Writers Flanders and Swann
|Song by Flanders and Swann|
|Genre||List song; Train song|
"Slow Train" is a song by the British duo Flanders and Swann, written in July 1963. It laments the closure of railway stations and lines brought about by the Beeching cuts in the 1960s, and also the passing of a way of life.
"Slow Train" takes the form of an elegiac list song of railway stations which has been likened to a litany. Its evocation of quiet, rural stations is highly romanticised and uses imagery such as the presence of a station cat or milk churns on a platform to illustrate a "less hurried way of life" that is about to vanish:
No churns, no porter, no cat on a seat,
At Chorlton-cum-Hardy or Chester-le-Street.
The strength of "Slow Train" is considered to lie in its list of "achingly bucolic" names of rural halts. The nostalgically poetic tone of Swann's lyrics has been likened to Edward Thomas's 1914 poem, "Adlestrop", which wistfully evokes a fleeting scene of Adlestrop railway station in Gloucestershire.
Although most of the stations mentioned in the song were earmarked for closure under the Beeching Axe, a number of the stations were spared closure: Chester-le-Street, Formby, Ambergate and Arram all remain open, and Gorton and Openshaw also survives, now called Gorton. Some lines referred to in the song have since been re-opened, notably Chorlton-cum-Hardy which closed in January 1967, but re-opened in July 2011 as Chorlton Metrolink station.
Selby and Goole were not threatened by Beeching, though the line from Selby to Goole mentioned in the song was closed to passengers. The other line mentioned, from St Erth to St Ives[note 1] was reprieved, and both stations remain open.
Michael Flanders' delivery of the lyrics seems to imply that Formby Four Crosses and Armley Moor Arram were station names, but in both cases he combined two consecutive names from an alphabetical list of stations. It has been suggested that he took the names of the stations from The Guardian, explaining at least some of the discrepancies between the names in the songs and the names of the stations.
In 2004, Canadian classical quartet Quartetto Gelato released a themed album called Quartetto Gelato Travels the Orient Express, celebrating the original journey of Orient Express and featuring music from London to Istanbul. The album begins with a rendition of "Slow Train", with the final lines changed to reflect the route of the Orient Express.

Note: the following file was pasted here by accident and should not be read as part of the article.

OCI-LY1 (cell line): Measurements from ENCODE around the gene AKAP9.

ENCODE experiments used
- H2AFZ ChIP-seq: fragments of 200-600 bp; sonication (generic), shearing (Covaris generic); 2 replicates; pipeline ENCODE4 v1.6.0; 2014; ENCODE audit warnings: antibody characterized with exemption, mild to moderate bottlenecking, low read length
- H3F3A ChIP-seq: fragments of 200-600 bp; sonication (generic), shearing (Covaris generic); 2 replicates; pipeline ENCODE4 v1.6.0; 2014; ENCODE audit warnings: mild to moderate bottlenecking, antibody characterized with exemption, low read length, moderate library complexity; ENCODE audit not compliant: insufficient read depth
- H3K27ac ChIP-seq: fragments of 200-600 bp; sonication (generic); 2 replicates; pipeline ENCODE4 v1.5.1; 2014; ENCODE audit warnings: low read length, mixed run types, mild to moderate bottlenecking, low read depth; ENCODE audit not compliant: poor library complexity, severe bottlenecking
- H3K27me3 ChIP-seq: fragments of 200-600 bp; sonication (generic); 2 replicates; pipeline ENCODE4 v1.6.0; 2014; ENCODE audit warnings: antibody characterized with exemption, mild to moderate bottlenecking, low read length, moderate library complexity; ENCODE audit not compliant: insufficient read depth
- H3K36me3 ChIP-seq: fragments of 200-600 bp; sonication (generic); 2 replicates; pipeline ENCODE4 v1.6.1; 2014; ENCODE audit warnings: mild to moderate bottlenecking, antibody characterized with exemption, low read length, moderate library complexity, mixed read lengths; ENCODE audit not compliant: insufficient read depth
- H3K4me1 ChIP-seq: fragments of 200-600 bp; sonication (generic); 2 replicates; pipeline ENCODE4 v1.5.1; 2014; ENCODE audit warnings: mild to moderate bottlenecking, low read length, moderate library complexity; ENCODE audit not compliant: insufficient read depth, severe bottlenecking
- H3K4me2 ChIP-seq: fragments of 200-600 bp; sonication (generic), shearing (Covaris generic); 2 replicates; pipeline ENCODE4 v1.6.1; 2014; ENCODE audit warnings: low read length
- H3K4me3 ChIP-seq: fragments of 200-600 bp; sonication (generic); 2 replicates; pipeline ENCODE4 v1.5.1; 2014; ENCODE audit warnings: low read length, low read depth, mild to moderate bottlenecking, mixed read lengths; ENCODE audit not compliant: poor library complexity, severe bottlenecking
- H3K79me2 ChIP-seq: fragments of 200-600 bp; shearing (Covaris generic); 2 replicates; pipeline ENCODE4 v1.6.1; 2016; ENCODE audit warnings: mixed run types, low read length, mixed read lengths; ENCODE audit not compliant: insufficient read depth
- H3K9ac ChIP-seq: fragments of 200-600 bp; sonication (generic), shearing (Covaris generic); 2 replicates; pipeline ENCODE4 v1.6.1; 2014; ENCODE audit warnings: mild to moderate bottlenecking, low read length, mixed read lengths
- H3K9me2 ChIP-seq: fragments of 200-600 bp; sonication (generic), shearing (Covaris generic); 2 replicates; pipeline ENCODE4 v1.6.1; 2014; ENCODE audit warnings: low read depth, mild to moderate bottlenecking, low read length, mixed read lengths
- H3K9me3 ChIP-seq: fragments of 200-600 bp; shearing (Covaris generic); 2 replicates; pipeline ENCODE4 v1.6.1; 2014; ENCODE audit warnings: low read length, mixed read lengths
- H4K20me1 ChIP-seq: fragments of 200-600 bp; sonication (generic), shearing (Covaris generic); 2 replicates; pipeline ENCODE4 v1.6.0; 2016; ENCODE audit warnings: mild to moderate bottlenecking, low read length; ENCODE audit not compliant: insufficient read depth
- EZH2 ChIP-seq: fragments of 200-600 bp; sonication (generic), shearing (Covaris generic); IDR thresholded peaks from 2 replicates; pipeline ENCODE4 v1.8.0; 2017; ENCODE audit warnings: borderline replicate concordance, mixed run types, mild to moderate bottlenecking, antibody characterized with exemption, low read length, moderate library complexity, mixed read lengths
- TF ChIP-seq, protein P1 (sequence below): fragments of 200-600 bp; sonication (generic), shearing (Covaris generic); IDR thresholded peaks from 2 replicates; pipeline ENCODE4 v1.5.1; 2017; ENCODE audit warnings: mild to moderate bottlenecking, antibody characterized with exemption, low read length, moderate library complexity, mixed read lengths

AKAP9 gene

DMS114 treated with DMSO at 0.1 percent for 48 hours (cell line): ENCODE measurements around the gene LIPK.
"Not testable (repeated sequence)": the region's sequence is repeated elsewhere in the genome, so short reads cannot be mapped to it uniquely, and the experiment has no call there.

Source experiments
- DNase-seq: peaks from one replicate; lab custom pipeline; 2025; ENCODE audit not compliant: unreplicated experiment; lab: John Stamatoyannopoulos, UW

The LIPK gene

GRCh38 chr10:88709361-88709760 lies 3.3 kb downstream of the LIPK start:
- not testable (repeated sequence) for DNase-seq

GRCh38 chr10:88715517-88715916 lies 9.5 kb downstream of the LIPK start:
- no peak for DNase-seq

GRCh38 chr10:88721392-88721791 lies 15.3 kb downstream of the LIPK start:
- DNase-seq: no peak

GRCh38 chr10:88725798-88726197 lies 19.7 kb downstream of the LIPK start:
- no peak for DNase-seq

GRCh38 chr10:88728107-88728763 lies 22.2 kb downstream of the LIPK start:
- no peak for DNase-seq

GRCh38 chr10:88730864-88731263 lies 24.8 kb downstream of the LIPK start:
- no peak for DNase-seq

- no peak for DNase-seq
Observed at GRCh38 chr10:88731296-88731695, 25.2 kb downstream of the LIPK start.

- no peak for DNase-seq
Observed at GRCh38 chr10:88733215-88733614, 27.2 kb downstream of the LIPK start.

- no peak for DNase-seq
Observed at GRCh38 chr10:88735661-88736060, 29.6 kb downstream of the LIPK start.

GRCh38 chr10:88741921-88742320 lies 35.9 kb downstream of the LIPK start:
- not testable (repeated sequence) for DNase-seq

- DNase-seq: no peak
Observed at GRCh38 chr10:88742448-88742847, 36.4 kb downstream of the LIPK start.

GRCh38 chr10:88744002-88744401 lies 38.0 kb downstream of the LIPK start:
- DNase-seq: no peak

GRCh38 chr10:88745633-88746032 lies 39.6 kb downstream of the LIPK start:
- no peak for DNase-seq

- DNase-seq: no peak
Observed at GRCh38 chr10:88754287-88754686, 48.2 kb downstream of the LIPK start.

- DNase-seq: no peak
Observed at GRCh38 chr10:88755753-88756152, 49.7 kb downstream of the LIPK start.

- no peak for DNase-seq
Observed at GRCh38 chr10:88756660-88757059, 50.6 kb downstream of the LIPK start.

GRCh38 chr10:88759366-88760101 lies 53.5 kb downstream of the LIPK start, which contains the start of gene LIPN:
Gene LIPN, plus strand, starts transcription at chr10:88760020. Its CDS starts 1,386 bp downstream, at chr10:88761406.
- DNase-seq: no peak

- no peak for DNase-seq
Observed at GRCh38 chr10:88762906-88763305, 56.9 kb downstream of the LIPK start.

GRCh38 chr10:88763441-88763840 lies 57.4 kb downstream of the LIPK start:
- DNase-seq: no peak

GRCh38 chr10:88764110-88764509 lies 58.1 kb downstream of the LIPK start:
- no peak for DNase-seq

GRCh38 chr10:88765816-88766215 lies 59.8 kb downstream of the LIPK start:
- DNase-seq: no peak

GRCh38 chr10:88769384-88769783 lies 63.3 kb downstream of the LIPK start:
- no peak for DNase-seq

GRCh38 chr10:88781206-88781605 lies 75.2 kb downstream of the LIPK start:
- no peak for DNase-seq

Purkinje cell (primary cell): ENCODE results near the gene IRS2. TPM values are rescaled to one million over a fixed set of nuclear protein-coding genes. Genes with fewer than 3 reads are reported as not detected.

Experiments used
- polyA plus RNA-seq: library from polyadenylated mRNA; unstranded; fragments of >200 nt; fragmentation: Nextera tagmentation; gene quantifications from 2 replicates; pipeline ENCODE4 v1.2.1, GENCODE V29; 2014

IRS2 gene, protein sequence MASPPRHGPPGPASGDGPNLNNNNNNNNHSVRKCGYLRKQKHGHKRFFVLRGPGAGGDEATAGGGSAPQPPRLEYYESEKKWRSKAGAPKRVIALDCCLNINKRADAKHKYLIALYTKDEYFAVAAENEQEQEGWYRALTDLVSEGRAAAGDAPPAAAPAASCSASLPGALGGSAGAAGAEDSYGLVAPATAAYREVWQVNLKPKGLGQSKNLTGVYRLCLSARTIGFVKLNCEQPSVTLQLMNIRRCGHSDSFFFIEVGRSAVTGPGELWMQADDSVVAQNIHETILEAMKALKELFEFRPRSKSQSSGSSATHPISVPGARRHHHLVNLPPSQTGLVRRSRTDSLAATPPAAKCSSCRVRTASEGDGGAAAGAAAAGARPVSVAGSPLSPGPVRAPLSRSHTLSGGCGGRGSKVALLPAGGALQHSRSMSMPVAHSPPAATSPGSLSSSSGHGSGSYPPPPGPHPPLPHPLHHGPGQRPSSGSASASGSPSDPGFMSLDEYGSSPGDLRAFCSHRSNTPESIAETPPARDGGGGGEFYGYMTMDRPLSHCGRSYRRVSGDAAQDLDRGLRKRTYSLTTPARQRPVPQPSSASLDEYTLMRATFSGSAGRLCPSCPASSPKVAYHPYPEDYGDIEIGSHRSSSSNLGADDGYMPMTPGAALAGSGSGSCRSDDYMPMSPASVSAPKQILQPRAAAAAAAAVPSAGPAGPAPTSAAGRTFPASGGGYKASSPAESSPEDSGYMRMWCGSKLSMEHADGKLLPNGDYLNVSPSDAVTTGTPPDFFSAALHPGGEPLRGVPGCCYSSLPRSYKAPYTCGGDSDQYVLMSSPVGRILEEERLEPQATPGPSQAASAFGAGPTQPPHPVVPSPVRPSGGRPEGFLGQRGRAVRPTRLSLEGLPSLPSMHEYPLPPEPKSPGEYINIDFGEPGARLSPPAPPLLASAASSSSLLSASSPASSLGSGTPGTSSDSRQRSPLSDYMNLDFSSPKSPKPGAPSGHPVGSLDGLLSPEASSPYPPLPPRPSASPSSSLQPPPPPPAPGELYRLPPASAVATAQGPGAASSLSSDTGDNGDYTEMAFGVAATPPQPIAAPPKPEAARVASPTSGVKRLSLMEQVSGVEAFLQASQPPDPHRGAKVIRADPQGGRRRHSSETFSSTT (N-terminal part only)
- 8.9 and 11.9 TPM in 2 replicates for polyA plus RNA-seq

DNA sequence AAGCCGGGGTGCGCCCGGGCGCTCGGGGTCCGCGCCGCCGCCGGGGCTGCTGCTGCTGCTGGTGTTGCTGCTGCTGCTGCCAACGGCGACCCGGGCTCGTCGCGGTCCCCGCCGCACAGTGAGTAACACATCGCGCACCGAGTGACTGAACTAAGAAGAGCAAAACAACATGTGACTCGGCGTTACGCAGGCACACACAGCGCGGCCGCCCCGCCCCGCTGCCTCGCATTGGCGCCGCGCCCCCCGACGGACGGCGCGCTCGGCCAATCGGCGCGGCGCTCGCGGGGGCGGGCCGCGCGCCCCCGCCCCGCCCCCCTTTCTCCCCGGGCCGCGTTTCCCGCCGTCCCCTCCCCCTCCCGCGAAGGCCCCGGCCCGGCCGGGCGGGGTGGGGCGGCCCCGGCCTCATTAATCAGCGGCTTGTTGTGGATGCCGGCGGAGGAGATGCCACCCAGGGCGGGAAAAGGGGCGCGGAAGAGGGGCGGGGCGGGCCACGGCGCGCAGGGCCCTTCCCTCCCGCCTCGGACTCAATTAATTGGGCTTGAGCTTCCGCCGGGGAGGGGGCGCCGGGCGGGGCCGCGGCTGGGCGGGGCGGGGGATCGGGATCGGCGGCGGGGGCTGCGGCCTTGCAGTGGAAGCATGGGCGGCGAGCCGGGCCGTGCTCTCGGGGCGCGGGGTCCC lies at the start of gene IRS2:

A version of "The Slow Train" by the King's Singers is on electronica duo Lemon Jelly's track "'76 aka The Slow Train", combined with a cover of the Albert Hammond song "I'm a Train" also performed by the King's Singers. A live version by Stackridge was included in its 2009 DVD 4x4.
Michael Williams' book "On the Slow Train" takes its name from the song. It celebrates 12 of the most beautiful and historic journeys in Britain that were saved from the Beeching axe, including famous routes such as the Settle-Carlisle line and less well-known pleasures, such as the four-hour Preston to Carlisle route along the remote Cumbrian coastline.
List of stations referred to in the lyrics
Where appropriate, the correct name of the station is shown in brackets.
|Millers Dale for Tideswell (Millers Dale)||Midland Railway||Buxton and Matlock.||1863||1967|
|Kirby Muxloe||Midland Railway||Leicester and Burton upon Trent.||1848||1964|
|Mow Cop and Scholar Green||North Staffordshire Railway||Stoke-on-Trent and Congleton||1848||1964|
|Blandford Forum||Somerset and Dorset Joint Railway||Templecombe and Broadstone Junction.||1863||1966|
|Mortehoe (Mortehoe and Woolacombe)||London and South Western Railway||Barnstaple and Ilfracombe.||1874||1970|
|Midsomer Norton||Somerset and Dorset Joint Railway||Bath Green Park and Shepton Mallet.||1874||1966|
|Mumby Road||Great Northern Railway||Willoughby and Mablethorpe.||1888||1970|
|Chorlton-cum-Hardy||Cheshire Lines Committee joint railway||Manchester Central and Stockport Tiviot Dale.||1880||1967[note 2]|
|Chester-le-Street||North Eastern Railway||Durham and Newcastle.||1868||Remains open|
|Littleton Badsey (Littleton and Badsey)||Great Western Railway||Evesham and Honeybourne.||1853||1966|